HUNGRY GHOST by VICTORIA YING
A REVIEW by ALEXA DUNCAN
TRIGGER WARNING FOR EATING DISORDERS
Hungry Ghost by Victoria Ying is a powerful graphic novel about what it means to be perfect. The perfect daughter, the perfect student, the perfect image of what a high school girl should be. Our main character, Valerie Chu, is known for being all of those things–the perfect daughter, an exceptional student, and most importantly, thin. Her entire life, her mother has controlled her relationship with food, making sure she just “tasted” the food instead of really eating it. Now in high school, Val struggles with an eating disorder, but despite this, all she wants is to please her mother and be as perfect as she can. Meanwhile, her best friend Jordan–who is fat–lives her best life, happy with herself and her body. As Val tries to balance perfectionism with wanting a normal life, she realizes that “thin” doesn’t always mean “happy.”
While Hungry Ghost isn’t “graphic” (pun intended) in its depiction of Val’s eating disorder, it is still a heavy theme within the book, so keep that in mind if you’re wanting to read it. This isn’t a story entirely about struggling with an eating disorder, either. Val learns throughout the course of the story that she doesn’t have to be everything her mother expects her to be. Though there are some bumps in the road to her recovery, both Ying and Val make it a point to tell audiences that you can get better. Refreshingly stark and honest, Hungry Ghost tackles these heavy topics with grace, while the graphic novel format makes it easily accessible to teens who may need a story like this.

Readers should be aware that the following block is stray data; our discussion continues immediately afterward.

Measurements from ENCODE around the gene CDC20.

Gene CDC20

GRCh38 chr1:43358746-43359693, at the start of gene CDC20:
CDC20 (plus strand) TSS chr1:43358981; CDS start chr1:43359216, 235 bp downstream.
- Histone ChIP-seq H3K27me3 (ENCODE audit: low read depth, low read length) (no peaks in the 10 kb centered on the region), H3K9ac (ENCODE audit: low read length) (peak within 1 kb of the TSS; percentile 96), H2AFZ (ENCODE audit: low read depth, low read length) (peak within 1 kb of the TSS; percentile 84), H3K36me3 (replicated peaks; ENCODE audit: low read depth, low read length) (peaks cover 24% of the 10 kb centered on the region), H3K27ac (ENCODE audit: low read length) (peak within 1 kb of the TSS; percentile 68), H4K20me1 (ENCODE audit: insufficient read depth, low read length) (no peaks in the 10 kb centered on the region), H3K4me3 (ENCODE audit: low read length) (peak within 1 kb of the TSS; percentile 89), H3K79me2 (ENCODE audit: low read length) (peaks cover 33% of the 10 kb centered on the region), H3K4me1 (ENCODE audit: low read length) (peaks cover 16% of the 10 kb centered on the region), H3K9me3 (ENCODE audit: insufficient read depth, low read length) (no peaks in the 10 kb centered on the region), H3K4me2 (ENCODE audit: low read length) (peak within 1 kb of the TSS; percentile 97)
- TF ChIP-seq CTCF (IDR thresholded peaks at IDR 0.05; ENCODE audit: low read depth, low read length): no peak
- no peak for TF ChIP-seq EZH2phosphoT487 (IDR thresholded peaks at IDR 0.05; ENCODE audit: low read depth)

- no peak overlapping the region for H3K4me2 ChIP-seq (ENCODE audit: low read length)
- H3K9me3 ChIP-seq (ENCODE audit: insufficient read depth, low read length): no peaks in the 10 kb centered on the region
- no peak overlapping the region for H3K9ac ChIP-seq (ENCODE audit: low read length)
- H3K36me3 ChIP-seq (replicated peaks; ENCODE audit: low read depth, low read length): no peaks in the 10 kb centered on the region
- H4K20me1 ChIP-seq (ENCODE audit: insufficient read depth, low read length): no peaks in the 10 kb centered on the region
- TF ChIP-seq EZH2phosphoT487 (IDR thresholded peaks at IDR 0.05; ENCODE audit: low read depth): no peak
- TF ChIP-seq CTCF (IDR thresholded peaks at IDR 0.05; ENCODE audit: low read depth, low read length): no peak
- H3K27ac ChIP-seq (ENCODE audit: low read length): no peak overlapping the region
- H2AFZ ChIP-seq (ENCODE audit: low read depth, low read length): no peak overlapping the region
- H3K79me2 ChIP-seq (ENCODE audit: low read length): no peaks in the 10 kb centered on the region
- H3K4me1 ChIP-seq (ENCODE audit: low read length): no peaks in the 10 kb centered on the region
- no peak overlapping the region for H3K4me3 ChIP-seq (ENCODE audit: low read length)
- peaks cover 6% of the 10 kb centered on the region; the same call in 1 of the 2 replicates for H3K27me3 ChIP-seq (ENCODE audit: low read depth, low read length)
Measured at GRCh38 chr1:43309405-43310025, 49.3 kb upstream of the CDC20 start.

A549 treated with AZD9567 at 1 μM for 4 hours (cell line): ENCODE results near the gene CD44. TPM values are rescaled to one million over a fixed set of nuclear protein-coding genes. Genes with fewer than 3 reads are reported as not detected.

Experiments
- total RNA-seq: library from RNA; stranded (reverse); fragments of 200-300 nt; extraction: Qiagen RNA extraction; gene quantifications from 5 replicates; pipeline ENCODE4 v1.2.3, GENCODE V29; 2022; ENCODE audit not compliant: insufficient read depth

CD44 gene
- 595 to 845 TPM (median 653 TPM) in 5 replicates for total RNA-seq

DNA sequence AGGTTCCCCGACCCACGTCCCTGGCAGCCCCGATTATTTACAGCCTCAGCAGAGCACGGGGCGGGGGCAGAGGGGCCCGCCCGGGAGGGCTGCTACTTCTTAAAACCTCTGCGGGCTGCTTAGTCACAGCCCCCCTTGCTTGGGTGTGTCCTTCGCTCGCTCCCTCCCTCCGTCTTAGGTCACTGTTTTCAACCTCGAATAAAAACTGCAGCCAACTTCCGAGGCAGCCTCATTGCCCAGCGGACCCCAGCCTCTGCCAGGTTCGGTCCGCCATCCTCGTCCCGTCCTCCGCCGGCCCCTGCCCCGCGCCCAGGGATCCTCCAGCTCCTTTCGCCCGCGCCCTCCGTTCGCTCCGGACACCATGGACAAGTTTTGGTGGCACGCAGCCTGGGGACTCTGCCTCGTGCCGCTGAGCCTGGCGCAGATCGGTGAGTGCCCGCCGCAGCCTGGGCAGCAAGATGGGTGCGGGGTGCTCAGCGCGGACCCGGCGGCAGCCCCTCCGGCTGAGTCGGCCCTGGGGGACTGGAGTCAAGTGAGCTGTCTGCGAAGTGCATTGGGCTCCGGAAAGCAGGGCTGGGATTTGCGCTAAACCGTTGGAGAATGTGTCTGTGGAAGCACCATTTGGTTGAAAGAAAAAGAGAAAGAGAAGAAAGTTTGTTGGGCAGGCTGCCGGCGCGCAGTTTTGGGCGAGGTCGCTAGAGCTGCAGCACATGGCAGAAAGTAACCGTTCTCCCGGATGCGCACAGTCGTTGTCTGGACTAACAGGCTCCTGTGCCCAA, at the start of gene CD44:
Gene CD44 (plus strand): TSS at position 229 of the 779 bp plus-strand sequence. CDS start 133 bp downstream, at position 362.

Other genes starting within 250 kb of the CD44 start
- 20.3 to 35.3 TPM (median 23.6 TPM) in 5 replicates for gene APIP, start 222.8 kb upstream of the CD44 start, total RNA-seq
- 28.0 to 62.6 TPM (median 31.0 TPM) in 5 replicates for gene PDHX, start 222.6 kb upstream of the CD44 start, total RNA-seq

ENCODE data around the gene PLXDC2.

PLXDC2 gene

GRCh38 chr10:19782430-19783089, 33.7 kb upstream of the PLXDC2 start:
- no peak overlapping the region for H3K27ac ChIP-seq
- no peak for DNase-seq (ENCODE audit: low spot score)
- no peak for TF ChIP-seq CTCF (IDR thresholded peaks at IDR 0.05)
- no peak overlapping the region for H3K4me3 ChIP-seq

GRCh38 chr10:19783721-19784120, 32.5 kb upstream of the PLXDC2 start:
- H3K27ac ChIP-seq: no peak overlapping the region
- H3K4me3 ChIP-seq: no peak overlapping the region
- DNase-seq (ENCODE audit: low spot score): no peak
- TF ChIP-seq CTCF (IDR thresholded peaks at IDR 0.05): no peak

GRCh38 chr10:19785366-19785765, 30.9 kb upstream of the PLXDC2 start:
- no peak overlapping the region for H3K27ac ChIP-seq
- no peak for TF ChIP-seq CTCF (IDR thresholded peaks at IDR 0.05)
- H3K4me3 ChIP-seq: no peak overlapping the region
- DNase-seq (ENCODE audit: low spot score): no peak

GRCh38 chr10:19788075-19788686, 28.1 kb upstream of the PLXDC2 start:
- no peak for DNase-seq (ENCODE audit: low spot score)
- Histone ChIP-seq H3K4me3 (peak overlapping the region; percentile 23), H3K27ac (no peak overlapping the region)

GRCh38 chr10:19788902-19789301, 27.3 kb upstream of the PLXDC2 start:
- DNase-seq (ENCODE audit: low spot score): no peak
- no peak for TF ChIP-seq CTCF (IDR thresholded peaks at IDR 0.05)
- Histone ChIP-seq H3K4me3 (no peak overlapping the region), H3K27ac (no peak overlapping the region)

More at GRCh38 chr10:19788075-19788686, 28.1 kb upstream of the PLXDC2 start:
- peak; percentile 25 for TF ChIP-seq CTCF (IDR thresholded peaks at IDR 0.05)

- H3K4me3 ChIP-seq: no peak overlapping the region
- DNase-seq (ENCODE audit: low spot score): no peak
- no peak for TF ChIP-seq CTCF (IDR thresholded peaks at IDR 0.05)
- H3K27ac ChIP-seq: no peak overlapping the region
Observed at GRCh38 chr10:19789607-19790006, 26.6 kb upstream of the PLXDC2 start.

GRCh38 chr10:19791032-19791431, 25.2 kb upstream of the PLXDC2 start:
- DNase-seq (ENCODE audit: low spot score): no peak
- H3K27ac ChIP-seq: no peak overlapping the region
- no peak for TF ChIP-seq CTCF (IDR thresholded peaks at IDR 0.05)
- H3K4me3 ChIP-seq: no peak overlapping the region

Speaking of the art itself, Hungry Ghost is a beautifully illustrated work, done mostly in shades of pastel blue and pink. Val is surrounded by a darker blue shade for most of the book, signifying the shame and sadness she carries around with her, while her friend Jordan is awash in happier pink shades. It’s a lovely dichotomy that really brings the art to life.
Though Hungry Ghost is at times an upsetting read, it is raw and honest and real and something many teens will be able to relate to.
You can pick it up at the Oreana Library today!